NASHVILLE, Tenn. (WZTV) —Nashville leaders announced plans to reopen Metro Schools on time for the 2020-21 school year in light of the COVID-19 pandemic.
The reopening plan includes a review of COVID-19 metrics and knowledge of community spread that will determine which of three scenarios the schools will operate under based on the virus.
The three scenarios are as follows:
No Spread to Minimal Spread:Corresponding to Phase 4 of the Roadmap, schools would operate under relatively normal conditions under this scenario. Steps taken would be similar to what occurs during a normal flu season.
Minimal to Moderate Spread:Corresponding to Phase 3 of the Roadmap, schools would engage in significant social-distancing protocols to reduce potential contact between staff and students. Masks would be worn in common areas, entrances and exits would be limited, large-scale assemblies would be discontinued, hallways would be made one-way in certain circumstances, meals would be eaten in classes when possible or schools would enact social distancing policies in cafeterias.
Significant Spread:Corresponding to Phase 2 or less of the roadmap, school facilities would be closed. Students would learn remotely whenever possible.
The school year is expected to begin on August 4, according to a schools calendar. More detailed reopening plans will be shared during the week of July 6. Metro Schools anticipates being able to say which of the three scenarios schools will start with at that time so that parents and teachers have time to prepare for the year.
“MNPS students and their families have worked hard to continue their education through remote and virtual learning,” said Mayor John Cooper. “They’ve showed resiliency and finished the 2020 school year strong. Nashville’s Plan for Reopening Schools is built on public health best practices, and we will do everything possible to safeguard our students’ health as they return to their classrooms for the 2020-21 academic year.”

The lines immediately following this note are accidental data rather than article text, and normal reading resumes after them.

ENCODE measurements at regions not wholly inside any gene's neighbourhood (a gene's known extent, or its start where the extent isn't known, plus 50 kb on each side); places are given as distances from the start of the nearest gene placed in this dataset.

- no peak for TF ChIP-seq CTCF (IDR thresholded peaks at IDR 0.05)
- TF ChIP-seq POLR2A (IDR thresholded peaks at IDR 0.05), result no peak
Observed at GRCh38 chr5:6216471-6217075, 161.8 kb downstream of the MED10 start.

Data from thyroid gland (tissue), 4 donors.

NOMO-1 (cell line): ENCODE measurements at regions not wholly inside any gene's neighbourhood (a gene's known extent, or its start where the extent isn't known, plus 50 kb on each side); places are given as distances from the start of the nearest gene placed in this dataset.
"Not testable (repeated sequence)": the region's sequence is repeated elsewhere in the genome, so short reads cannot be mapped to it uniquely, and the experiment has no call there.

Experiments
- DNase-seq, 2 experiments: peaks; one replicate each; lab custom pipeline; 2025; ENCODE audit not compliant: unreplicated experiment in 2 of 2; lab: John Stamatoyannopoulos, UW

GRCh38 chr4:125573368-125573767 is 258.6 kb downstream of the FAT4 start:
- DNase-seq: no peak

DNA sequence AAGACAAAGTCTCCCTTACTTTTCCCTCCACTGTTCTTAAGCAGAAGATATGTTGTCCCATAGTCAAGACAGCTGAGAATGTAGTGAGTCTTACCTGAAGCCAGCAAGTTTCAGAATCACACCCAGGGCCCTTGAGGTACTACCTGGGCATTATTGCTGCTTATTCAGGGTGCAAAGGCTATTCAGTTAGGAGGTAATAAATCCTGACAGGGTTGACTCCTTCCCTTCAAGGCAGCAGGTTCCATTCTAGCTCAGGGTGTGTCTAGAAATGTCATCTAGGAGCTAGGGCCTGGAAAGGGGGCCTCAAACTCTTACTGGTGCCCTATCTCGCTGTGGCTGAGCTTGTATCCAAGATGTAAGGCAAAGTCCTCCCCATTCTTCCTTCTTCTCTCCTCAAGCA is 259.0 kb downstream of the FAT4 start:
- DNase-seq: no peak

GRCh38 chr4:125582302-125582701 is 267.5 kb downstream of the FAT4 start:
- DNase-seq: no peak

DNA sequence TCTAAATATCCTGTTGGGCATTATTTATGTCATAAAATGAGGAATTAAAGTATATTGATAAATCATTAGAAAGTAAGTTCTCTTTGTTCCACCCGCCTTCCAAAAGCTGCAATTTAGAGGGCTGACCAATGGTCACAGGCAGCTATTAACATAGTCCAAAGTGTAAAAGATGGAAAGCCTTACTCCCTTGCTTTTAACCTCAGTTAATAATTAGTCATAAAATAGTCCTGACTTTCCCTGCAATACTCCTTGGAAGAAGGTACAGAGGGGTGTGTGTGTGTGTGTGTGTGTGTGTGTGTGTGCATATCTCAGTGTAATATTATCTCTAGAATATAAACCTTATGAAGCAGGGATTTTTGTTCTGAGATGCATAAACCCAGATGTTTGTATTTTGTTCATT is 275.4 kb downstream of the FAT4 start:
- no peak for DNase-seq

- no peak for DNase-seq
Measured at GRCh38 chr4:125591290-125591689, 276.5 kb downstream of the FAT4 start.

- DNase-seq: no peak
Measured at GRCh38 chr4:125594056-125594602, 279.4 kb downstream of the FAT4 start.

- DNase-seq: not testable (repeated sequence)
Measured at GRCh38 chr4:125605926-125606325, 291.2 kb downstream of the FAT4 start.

The schools reopening plan was produced by a group chaired by Dr. Adrienne Battle and chair of Nashville’s COVID-19 Task Force Dr. Alex Jahangir.
“Nashville has made a lot of progress, and we are optimistic for a return to some sense of normalcy in August, but we must be vigilant to ensure the safety of all when doing so,” said Dr. Adrienne Battle. “A unified framework for all schools will give families a clear direction for where the city is going to be in the fall, with the flexibility necessary for individual schools and organizations to develop their own plans based on the needs of their students.”
Metro Schools first shut down due to COVID-19 concerns on March 16. They initially planned on only being closed through April 3, but that closure continued. Gov. Lee called on schools to remain closed for the remainder of the academic year on April 15.